Date of Award

January 2018

Document Type

Thesis

Degree Name

Medical Doctor (MD)

Department

Medicine

First Advisor

Aileen Gariepy

Abstract

The goal of this thesis is to characterize self-reliance during pregnancy as described by a diverse urban cohort of women. We report on qualitative findings from a study conducted to explore the impact of a new pregnancy on women's lives based in New Haven, CT from June 2014 to June 2015. Each participant completed an enrollment survey and an in-depth semi-structured interview about intentions, thoughts, and feelings about her new pregnancy. We used framework analysis to identify concepts from our data and to assess thematic relationships. Eighty-four English-speaking women completed qualitative interviews. Participants averaged 26 years of age, and their pregnancies averaged 7 weeks estimated gestational age. The majority identified as Black (54%) or Hispanic (20%). Most (61%) had not intended to get pregnant and most (65%) planned to continue their pregnancy and parent. Forty-eight percent of women discussed self-reliance (the need to depend on one's own efforts and abilities) in relationship to pregnancy and parenting. The theme of self-reliance consisted of several subthemes: 1) past experiences of self-reliance, 2) expectations of self-reliance in motherhood, 3) financial stability, 4) decision making about this pregnancy, and 5) self-reliance in parenting. Women's belief in their own self-reliance as well as recognition of the limits of self-reliance had a substantial impact on their thoughts, feelings, and decision-making about a pregnancy. We conclude that self-reliance is an important aspect of women's reproductive lives and choices, and may be an important strategy women use to cope with diminished social support and increased life stress during pregnancy. Healthcare providers and researchers should aim to support self-reliance among their pregnant patients, and to further evaluate outcomes and interventions related to self-reliance in pregnancy.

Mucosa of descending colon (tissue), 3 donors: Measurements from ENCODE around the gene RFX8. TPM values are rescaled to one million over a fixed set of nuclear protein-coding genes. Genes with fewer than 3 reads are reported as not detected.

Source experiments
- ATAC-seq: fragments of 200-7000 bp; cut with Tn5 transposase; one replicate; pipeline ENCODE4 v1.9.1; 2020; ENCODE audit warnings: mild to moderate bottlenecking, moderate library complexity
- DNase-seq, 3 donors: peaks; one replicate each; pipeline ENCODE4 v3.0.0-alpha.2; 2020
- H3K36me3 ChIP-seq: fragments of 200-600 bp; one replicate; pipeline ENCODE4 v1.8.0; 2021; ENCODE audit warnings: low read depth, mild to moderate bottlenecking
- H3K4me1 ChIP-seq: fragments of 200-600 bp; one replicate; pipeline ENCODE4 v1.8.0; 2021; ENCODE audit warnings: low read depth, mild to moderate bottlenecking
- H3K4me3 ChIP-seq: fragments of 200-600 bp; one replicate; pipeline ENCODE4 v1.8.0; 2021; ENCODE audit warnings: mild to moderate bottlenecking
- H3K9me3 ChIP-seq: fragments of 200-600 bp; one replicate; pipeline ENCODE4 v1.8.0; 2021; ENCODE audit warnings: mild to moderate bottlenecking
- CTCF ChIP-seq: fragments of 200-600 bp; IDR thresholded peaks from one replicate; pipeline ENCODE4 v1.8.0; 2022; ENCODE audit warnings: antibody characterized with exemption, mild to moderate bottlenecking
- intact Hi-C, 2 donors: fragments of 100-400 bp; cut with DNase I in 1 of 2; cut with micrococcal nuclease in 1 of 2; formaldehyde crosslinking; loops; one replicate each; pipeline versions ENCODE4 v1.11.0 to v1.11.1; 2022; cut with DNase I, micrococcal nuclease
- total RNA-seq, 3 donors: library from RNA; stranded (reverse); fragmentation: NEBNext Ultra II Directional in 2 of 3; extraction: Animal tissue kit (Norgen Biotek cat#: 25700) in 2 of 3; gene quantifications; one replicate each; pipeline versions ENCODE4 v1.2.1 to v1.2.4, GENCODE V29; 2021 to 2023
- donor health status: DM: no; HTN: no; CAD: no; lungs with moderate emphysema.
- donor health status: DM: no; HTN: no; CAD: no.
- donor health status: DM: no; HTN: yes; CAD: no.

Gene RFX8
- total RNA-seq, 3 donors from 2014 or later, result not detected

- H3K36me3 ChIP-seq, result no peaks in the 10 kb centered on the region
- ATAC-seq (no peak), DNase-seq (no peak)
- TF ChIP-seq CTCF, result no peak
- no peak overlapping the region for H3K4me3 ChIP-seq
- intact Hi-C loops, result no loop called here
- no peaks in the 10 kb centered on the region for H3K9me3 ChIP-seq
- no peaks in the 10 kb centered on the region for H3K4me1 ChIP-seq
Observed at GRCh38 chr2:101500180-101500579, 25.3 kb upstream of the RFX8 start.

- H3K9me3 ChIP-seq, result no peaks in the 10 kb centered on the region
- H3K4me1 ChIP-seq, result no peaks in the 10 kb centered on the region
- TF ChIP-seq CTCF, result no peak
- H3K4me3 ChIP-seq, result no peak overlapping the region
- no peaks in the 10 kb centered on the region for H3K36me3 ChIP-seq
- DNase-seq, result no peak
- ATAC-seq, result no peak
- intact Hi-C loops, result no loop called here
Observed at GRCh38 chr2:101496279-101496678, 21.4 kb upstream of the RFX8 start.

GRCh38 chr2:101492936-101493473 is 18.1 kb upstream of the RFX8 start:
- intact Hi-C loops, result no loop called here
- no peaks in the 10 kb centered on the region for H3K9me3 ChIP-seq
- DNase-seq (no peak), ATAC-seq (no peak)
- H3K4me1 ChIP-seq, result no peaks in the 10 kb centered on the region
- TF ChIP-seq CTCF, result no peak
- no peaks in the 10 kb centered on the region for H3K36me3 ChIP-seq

Comments

This thesis is restricted to Yale network users only. It will be made publicly available on 06/27/2020

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